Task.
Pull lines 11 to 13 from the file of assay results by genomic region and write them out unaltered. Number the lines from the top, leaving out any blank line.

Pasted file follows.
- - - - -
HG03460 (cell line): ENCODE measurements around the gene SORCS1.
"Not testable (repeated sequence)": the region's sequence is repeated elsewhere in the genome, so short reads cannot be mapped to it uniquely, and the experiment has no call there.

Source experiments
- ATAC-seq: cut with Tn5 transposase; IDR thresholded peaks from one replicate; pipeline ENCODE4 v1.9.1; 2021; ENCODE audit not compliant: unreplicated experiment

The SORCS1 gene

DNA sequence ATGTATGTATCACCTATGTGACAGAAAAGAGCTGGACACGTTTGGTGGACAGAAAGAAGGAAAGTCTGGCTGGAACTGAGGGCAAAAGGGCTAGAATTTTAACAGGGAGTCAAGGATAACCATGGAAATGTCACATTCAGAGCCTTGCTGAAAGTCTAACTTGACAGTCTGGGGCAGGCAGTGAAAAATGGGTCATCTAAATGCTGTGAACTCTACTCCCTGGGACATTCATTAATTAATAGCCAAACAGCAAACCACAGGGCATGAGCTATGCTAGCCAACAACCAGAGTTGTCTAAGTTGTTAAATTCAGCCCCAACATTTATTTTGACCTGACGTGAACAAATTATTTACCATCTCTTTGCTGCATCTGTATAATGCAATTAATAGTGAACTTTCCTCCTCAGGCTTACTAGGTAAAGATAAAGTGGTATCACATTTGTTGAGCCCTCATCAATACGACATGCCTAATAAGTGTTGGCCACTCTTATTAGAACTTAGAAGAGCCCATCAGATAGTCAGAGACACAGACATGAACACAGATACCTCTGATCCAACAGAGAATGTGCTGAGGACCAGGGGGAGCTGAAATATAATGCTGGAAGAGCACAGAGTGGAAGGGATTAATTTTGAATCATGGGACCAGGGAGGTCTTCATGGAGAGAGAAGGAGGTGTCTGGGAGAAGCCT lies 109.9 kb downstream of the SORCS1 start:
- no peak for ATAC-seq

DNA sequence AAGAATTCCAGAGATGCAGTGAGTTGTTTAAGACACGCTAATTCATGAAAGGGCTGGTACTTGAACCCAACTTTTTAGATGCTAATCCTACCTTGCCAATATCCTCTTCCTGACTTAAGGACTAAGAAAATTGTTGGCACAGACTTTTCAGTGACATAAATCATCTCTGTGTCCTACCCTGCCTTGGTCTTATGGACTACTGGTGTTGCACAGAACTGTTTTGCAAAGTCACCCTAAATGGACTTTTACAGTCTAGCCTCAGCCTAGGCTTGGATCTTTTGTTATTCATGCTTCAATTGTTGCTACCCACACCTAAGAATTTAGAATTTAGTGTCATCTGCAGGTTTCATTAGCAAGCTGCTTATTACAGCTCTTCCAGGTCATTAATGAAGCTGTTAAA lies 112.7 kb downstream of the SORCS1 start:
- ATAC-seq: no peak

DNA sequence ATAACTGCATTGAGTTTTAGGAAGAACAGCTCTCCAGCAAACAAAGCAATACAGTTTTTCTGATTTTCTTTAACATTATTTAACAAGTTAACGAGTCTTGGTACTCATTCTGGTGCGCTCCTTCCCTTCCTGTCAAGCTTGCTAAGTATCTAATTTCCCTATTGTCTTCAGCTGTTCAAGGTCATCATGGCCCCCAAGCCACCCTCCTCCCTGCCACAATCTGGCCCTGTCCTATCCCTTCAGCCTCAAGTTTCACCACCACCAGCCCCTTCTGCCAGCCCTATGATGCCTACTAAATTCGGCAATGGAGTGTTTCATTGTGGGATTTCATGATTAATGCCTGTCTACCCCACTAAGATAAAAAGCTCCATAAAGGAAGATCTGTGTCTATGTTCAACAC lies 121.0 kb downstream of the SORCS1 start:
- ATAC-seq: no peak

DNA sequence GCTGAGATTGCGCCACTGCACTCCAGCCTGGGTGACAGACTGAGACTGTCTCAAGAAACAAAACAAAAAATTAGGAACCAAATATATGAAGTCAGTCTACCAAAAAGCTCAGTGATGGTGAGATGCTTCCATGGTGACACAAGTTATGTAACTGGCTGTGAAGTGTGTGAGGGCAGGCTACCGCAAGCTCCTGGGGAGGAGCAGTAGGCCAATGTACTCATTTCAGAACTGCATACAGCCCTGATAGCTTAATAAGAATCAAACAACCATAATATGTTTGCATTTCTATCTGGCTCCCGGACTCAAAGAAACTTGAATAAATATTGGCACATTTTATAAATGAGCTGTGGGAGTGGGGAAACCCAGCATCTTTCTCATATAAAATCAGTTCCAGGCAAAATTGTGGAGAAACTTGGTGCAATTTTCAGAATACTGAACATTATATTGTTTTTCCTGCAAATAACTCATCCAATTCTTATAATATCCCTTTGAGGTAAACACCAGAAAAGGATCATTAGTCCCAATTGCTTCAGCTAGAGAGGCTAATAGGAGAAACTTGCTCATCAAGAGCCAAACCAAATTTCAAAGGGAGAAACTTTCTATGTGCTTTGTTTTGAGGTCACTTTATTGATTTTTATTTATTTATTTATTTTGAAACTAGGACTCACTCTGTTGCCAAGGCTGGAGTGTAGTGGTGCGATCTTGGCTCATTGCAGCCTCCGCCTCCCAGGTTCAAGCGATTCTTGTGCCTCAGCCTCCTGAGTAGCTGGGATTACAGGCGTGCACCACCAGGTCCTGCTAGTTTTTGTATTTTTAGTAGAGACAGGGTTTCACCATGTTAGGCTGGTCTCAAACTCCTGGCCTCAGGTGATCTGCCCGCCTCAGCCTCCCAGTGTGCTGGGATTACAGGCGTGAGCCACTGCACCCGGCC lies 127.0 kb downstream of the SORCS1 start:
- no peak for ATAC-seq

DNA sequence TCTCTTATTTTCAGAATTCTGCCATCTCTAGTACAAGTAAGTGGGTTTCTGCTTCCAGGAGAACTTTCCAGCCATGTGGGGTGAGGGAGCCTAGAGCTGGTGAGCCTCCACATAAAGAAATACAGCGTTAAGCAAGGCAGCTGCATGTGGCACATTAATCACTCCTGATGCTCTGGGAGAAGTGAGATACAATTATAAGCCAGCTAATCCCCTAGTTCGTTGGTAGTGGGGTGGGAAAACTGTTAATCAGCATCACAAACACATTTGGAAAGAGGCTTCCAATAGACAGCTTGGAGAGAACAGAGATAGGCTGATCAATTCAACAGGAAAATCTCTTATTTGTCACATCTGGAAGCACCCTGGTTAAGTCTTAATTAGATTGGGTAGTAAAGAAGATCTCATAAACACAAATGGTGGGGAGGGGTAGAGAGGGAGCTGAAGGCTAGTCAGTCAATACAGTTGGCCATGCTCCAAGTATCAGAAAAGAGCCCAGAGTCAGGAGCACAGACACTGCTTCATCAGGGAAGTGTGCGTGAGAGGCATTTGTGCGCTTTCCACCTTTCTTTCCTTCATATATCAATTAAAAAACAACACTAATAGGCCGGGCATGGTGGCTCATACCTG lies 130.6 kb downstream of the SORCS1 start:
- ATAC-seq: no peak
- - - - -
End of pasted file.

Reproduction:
- ATAC-seq: no peak

DNA sequence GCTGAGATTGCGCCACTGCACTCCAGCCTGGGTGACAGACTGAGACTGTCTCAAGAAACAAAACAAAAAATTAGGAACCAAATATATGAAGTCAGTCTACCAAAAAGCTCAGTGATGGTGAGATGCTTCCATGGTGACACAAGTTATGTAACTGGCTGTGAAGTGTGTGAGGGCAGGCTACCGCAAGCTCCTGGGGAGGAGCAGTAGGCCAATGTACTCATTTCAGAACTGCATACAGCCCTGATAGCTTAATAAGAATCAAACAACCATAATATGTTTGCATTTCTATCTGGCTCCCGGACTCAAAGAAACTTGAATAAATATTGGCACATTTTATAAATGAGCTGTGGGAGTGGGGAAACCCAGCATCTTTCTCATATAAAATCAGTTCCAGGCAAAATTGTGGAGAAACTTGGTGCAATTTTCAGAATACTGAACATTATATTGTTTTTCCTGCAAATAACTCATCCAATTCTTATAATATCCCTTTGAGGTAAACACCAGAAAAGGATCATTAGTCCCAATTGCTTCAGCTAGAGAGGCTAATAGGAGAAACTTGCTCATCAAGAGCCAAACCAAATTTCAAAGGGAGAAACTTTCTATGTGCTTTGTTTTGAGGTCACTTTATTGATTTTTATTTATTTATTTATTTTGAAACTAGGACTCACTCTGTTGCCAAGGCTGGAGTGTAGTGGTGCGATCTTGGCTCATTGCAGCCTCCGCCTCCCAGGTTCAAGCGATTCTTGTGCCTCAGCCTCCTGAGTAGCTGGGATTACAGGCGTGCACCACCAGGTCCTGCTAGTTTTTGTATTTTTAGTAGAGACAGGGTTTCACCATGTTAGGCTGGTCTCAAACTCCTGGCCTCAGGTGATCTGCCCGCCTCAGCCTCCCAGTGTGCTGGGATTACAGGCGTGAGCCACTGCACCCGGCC lies 127.0 kb downstream of the SORCS1 start:
- no peak for ATAC-seq